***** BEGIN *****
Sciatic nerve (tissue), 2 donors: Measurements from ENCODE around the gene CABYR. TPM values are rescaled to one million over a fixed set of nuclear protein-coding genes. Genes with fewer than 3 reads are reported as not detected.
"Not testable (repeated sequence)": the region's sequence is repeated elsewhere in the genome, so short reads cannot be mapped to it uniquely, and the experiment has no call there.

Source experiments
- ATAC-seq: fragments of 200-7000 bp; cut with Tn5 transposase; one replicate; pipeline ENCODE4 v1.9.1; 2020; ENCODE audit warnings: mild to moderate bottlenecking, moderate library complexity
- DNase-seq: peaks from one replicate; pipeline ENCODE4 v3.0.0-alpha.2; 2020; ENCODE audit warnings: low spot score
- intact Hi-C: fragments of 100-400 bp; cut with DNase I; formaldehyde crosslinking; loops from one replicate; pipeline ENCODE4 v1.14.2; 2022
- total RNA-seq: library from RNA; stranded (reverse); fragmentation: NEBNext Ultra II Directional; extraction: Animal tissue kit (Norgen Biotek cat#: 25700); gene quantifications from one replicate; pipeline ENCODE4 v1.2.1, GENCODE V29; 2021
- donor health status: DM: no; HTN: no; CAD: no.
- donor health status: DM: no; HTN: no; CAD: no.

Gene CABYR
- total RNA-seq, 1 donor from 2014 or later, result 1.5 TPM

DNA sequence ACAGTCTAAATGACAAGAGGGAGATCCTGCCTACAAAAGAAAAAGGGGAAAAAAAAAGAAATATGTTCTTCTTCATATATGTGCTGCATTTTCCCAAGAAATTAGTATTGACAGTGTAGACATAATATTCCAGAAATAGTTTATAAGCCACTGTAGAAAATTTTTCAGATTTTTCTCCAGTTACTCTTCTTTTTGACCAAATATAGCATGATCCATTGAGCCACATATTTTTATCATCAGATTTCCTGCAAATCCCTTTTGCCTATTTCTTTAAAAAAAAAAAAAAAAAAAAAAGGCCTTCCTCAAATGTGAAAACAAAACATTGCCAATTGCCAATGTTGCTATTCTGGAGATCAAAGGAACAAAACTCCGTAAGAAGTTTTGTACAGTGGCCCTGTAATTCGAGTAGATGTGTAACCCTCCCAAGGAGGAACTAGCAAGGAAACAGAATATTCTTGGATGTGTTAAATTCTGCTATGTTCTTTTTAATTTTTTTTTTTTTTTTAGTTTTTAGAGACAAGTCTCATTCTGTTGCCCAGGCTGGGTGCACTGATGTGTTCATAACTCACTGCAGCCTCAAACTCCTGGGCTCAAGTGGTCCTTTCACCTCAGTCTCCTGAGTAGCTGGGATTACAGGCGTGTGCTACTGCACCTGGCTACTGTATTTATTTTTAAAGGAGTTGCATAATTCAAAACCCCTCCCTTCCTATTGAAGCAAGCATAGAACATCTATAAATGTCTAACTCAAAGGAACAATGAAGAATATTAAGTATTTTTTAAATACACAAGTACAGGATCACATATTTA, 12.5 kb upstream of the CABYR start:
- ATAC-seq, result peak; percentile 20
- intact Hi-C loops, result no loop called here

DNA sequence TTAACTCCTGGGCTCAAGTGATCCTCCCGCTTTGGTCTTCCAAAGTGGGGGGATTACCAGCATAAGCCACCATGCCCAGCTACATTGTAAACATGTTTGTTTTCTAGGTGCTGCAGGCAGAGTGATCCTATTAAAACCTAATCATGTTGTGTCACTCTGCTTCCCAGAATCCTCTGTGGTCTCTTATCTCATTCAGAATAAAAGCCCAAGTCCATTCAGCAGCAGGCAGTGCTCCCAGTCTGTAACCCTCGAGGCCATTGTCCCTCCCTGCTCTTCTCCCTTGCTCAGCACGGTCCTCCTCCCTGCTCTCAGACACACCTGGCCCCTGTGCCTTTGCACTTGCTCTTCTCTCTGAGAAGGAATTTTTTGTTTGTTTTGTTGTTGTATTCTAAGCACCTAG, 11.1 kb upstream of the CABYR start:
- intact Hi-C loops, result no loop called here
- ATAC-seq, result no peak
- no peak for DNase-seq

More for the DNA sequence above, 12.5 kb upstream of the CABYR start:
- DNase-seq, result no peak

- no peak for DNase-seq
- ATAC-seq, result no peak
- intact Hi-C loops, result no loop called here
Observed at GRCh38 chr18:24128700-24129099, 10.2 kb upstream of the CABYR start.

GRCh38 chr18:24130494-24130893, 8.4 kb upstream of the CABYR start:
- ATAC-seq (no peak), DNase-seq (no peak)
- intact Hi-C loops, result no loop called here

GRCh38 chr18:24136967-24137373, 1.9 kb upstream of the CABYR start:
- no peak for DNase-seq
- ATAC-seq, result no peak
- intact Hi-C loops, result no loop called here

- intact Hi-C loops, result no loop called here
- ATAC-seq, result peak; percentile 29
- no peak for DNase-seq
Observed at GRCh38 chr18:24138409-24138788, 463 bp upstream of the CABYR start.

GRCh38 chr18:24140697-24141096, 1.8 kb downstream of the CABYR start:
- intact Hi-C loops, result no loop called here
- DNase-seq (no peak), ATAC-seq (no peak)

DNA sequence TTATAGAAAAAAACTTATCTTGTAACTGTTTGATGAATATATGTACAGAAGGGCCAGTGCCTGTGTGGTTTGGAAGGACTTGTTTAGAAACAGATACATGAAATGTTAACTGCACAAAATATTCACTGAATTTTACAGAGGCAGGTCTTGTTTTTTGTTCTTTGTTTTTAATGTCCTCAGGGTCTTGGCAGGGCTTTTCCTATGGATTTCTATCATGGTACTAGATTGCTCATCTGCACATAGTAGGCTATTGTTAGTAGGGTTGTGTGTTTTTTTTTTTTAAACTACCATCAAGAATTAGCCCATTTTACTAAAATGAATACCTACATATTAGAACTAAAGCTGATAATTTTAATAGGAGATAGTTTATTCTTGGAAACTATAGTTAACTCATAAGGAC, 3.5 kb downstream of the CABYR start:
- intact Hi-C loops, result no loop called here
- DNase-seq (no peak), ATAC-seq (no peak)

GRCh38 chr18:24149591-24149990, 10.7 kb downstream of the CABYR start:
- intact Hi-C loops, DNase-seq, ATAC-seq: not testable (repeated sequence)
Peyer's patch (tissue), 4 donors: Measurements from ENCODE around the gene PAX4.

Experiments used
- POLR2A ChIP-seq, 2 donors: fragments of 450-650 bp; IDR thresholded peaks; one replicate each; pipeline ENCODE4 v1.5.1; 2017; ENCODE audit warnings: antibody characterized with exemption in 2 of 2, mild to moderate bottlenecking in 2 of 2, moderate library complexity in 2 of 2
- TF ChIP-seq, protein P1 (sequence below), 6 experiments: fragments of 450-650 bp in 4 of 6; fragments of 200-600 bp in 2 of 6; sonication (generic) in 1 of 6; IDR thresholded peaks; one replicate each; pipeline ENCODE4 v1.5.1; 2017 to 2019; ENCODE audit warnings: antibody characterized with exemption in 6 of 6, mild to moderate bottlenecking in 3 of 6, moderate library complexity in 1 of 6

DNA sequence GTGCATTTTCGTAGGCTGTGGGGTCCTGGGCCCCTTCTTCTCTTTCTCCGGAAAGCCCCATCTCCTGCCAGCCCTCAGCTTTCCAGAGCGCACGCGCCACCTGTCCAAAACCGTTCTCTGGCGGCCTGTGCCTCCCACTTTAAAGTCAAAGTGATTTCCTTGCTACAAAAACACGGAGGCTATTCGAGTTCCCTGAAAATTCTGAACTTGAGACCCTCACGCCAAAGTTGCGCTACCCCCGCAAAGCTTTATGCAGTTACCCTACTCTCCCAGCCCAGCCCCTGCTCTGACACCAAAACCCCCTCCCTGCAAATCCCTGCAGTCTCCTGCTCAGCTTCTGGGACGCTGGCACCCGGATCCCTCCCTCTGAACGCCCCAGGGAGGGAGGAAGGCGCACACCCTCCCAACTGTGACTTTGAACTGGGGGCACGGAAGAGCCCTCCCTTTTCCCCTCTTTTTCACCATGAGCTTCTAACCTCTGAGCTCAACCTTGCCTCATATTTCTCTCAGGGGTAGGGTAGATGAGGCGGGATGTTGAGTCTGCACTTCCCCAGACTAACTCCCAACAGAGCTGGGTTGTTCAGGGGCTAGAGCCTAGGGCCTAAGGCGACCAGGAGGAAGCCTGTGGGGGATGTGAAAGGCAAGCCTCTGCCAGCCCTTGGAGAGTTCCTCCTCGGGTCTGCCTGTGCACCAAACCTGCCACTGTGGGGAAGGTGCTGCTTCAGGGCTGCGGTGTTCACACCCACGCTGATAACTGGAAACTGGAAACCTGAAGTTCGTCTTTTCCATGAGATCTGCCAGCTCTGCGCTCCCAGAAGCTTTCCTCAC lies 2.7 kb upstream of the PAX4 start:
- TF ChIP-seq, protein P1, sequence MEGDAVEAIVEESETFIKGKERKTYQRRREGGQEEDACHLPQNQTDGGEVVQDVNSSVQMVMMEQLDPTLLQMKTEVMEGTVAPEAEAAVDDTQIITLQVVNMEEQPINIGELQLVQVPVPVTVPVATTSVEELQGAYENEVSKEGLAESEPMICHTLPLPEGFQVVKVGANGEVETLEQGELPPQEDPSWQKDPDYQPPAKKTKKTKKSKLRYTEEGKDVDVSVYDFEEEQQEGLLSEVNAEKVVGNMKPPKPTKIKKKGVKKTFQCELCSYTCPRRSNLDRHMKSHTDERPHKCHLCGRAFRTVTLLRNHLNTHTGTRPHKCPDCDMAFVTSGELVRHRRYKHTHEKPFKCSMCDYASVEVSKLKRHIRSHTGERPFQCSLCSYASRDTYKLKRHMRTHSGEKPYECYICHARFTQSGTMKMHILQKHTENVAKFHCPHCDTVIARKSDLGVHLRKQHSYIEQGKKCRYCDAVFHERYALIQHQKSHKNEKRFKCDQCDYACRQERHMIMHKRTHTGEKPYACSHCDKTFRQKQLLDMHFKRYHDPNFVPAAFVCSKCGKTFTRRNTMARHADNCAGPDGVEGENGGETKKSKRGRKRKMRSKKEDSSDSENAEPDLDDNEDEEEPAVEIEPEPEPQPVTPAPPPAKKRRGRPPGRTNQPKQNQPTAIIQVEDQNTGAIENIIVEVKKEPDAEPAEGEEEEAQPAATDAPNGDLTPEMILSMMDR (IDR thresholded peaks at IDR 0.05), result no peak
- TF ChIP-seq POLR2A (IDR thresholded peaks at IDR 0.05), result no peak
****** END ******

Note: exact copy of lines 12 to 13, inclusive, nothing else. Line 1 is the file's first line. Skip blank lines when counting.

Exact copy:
DNA sequence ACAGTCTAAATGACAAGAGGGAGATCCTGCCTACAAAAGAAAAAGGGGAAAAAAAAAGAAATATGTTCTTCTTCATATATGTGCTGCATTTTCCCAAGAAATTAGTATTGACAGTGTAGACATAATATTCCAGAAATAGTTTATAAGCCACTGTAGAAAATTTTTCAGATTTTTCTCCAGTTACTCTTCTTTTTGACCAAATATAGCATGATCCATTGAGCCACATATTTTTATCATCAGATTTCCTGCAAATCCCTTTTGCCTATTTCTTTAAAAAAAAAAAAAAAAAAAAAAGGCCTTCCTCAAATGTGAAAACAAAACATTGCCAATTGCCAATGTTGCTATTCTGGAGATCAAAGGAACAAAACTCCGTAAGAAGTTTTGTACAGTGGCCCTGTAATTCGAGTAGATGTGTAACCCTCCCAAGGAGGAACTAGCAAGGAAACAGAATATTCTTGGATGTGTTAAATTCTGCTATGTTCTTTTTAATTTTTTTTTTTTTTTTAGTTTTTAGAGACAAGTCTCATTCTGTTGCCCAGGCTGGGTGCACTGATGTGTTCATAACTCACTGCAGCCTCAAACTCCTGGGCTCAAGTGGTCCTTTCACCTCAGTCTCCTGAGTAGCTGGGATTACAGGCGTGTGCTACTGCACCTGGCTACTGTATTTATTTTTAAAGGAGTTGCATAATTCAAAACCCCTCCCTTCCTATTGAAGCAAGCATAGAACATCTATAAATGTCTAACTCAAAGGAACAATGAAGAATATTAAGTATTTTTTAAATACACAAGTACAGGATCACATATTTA, 12.5 kb upstream of the CABYR start:
- ATAC-seq, result peak; percentile 20